Scalable Data Grid Using Apache Ignite
Scalable Data Grid Using Apache Ignite
In this article, we discuss fundamentals behind Data Grids (including common use-cases) and then provide a short guide for implementing them.
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In this article, I introduce the concept of a Data Grid, it's properties, services it offers, and finally how to design a scalable Data Grid for your needs.
What Is a Data Grid?
A Data Grid is a set of services that delivers a shared data management system, wherein heterogeneous data from various applications and services will be accessible by forming a grid-like structure. This is possible using strong middle-ware applications and services that support data ingress/query from various application requests.
The data in the grid is accessed by APIs (REST preferred and in JSON format). The data can be persisted to a disk or can be backed by another database. The grid has to be very elastic in nature (horizontally scalable) and should support virtually any amount of data. Multiple services can save data in JSON format to this grid and query back in sub-milliseconds (similar to cache).
Below are the properties of Data Grid:
- Data access from the grid is performed using an API — REST-based with JSON format.
- Truly elastic in nature — can be horizontally scaled with no upper bounds.
- Durability — can handle downtime and system failure.
- Offers low latency responses.
Optional (good to have) properties:
- Considering the criticality of data, every request for data from the grid can be authorized
- Ability to clear data and make space for more relevant data.
- Ability to persist data to disk.
- Ability to hot-load data from other data sources like RDBMS or NoSQL stores.
You may also like: Examples of Data Grids, Compute Grids, Service Grids, and Executing SQL Queries.
Use of a Data Grid
In a true Microservice architecture world, where each service has its own private database (database per service model), it is challenging if any one of the services requires to fetch data across multiple services. The upfront challenge could be handling responses from these services in various formats like JSON, XML, or binary format. Some requests could be over HTTP(S) using REST standards, some using SOAP, some using RPC, etc.
These aren't technical challenges, but rather cumbersome to implement in a Microservice for scenarios like: handling failures like security exceptions, data validation, handshake, network, data parsing, etc. While it's safe to assume that this is the most used approach, a factor of high-dependency is introduced. Any change in any of the producer services could possibly change the response structure, and the consumer service also may need to accommodate this change. This may not be efficient if the consumer services are only querying data (and not requesting any computational results) from the other services.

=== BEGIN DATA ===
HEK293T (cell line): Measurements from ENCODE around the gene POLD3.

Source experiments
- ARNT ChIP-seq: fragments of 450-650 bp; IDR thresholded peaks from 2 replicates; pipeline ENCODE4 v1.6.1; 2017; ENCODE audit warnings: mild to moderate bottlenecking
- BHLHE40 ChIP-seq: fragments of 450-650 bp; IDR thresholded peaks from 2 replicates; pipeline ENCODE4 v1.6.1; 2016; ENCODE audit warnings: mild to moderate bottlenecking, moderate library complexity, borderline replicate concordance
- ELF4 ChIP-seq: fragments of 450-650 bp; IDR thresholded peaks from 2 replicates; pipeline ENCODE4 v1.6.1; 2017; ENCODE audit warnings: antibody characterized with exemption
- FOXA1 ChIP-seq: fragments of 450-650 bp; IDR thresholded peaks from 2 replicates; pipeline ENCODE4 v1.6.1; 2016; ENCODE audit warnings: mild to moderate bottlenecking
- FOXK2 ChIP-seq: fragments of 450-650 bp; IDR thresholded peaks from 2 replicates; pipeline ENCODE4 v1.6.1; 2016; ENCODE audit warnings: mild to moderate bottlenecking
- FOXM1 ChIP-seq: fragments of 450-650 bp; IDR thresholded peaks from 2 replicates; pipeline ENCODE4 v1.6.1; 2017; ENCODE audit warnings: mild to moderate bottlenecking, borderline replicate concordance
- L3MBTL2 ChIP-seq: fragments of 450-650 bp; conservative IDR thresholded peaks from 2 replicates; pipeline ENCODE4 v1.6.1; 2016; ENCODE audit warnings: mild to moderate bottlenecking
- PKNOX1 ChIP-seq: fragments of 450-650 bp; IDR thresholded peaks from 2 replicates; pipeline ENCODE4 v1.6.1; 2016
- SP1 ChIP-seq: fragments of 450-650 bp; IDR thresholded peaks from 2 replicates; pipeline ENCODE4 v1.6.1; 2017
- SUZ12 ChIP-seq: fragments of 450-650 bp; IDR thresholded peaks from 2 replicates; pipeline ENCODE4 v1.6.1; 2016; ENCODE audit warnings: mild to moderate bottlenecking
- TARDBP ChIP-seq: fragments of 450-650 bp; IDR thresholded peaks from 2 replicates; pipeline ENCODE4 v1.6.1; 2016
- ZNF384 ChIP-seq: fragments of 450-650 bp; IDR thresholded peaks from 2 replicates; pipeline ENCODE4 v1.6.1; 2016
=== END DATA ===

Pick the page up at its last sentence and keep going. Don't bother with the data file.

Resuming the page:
To solve the above problem, we introduce a Data Grid approach that offers virtually any volume of custom data storage with low latency responses that are highly scalable and easy to maintain. We can use Apache Ignite (referred to as Ignite going forward) as one of the prime components in our Data Grid design that offers a durable, elastic, and distributed in-memory platform. Ignite offers a variety of caching options, the ability to connect to RDBMS and NoSQL stores, and computing services.
As a rule, to build a Data Grid for your infrastructure, all microservices should publish the format of the data they write to the grid. For example, a User Service (service to manage all users of a system) should publish all user information for all upserts and delete operations. The User Service should publish a data definition of the user data structure. This data definition should support versioning, so that any new service can query for a specific/latest version. All dependent consumer services can query the data definition from the Data Grid and start building the service functionality. Below is an example of a published user data structure (version 1).
For version 2 of the user data definition, the query could be: https://<host>/grid/datadefinition&type=user&version=2.
The system design for a Data Grid can be explained using an example of an online shopping site. The shopping site is build using various microservices like User Service, Order Service, Product Catalog Service, and Other Services that help in achieving the order placement of a product from various catalogs and finally delivering it to the customer.
This is the heart of the Data Grid, where an Apache Ignite setup (server mode) is deployed. This setup forms the "Ignite Server Cluster." Some of the features that Ignite offers off the shelf that help in building a scalable grid are:
- In-memory caching — for low latency responses.
- Distributed and Durable storage.
- Elasticity (horizontally scalable by the addition of nodes).
- Fault tolerance (data replication and auto-load balancing upon node failure).
- Data replication and persistence (to disk or a database).